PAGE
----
Sunday, December 20, 2009

Balancing Feelings

I lost my mom suddenly and unexpectedly in 2000—thirty days before my wedding day. She was 60 when she died. If she were still alive, today would have been her 70th birthday.

For some reason, this year in particular feels especially tender.

I’ve noticed as I get older (I’ll be 44 in a few weeks), that aging seems to soften how we view people and places. Things that used to bother us, don’t seem so important any more. The places where we feel the sharp, jagged edges of painful memories we thought we’d never be able to release—are beginning to blur and fade. Our hearts feel more open, more ready to forgive. We have more clarity around what really matters.

I used to struggle with all the mixed feelings I have around my mom (an amazing artist, musician and medical professional who battled depression most of her life); all the unfinished business we never got to work through.

But as I move into the second half of my life, I am more at ease around all my feelings related to my mom. Both the incredible explosive light and the dark, scary shadow. And the polarity (read more) and range of emotions I feel around her, doesn’t bother me so much anymore. I'm able to just be with this spectrum of feelings.

I believe we’re all doing the best we can at any given moment. How do I know what it felt like to walk her path?

If my mom were alive today, I think—and hope—she would have moved into a place of being more forgiving and gentle with herself. And that she’d be proud of me and my passion for helping other women find this place within themselves, as well.

Happy Birthday Juliana. I love you and thank you for the many gifts you shared with me. I would not being doing the work I am doing today were it not for you.

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Photo: My mom and dad leaving the hospital right after my birth, Houston, TX, 1966.


Amy said...

Thank you for this heartfelt post. What a wonderful honoring of your mom through use of your insight. I lost my mom 24 years ago this Thanksgiving and my feelings about her, me, the loss, our relationship, are always changing. I think it was Mitch Albom that wrote in Tuesdays with Morrie, "Death ends a life, not a relationship." Wishing you peace and love.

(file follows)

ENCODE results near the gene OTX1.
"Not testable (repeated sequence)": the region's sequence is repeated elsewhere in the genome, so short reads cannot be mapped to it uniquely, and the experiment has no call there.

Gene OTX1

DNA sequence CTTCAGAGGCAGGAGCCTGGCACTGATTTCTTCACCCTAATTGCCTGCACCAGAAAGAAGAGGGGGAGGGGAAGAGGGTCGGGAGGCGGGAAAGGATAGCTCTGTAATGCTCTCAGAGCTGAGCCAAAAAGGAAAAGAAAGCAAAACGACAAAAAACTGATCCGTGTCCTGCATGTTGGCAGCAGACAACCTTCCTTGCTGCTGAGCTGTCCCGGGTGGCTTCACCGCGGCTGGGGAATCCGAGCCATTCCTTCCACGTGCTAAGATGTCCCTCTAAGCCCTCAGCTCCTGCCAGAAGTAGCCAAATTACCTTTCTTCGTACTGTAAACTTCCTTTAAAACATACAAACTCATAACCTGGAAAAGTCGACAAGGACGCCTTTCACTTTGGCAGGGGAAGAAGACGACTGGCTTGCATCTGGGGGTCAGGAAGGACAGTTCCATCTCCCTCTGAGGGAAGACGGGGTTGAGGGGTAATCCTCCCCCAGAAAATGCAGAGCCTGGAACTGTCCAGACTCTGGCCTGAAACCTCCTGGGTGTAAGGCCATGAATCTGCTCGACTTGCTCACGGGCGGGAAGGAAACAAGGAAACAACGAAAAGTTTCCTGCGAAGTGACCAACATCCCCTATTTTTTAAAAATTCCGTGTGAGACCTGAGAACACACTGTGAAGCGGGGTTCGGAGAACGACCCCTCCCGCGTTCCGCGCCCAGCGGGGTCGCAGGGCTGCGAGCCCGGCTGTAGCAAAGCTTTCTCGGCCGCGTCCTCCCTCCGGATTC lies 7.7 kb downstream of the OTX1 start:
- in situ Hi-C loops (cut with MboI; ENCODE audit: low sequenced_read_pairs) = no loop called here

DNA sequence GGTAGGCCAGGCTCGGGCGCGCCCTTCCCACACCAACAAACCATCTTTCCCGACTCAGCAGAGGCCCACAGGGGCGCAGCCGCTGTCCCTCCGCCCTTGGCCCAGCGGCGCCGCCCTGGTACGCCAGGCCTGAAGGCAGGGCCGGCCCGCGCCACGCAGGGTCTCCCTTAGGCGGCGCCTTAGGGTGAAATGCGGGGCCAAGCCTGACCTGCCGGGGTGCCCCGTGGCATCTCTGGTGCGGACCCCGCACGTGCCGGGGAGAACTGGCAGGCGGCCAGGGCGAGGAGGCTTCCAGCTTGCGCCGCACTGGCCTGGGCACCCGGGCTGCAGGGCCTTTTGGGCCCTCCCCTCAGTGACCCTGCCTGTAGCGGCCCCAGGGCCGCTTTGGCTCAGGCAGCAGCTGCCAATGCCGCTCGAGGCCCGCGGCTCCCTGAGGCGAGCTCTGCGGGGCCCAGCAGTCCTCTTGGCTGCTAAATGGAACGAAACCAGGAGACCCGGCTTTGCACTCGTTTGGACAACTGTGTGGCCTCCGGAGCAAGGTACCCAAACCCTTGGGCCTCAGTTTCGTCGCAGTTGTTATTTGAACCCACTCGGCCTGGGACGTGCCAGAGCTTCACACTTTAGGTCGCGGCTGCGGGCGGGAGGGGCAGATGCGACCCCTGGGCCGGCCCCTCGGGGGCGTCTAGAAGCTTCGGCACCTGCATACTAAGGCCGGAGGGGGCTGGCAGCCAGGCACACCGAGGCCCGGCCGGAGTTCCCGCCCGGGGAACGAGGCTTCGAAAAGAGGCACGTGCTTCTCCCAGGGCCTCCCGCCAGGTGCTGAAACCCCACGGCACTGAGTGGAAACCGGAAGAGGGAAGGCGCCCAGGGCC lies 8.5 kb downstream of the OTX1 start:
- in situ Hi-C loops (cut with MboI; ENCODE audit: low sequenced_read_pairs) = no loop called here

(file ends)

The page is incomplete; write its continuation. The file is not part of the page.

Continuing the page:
renee trudeau said...

Thank you Amy ... being a motherless mother has been an often painful and lonely journey. It's good to know I have sisters out there.

peggy said...

It's impossible, I believe, for a children of any age to realize how important his/her parents are to them and vice versa. My mom was 85 when she died and the pain of losing her was beyond description. Although I didn't fully appreciate her at times, as I know my children do not always appreciate me, I have learned that we all do the best we can at any given time; and that the most important thing in any mother/child relationship is the overwhelming love that is always there whether we think so or not at the moment.

A mother is with her child from the moment of conception until one of them dies. My mom passed away in 2005 and I still think of her and miss her every day. My dad died in 2001 and I miss him as much.

It's too bad that we don't always realize, and take full advantage of, the opportunity to spend as much time as we can while they are alive.

Nothing makes me happier than spending time with my children; and I feel comfort in knowing that it was the same for my parents with me.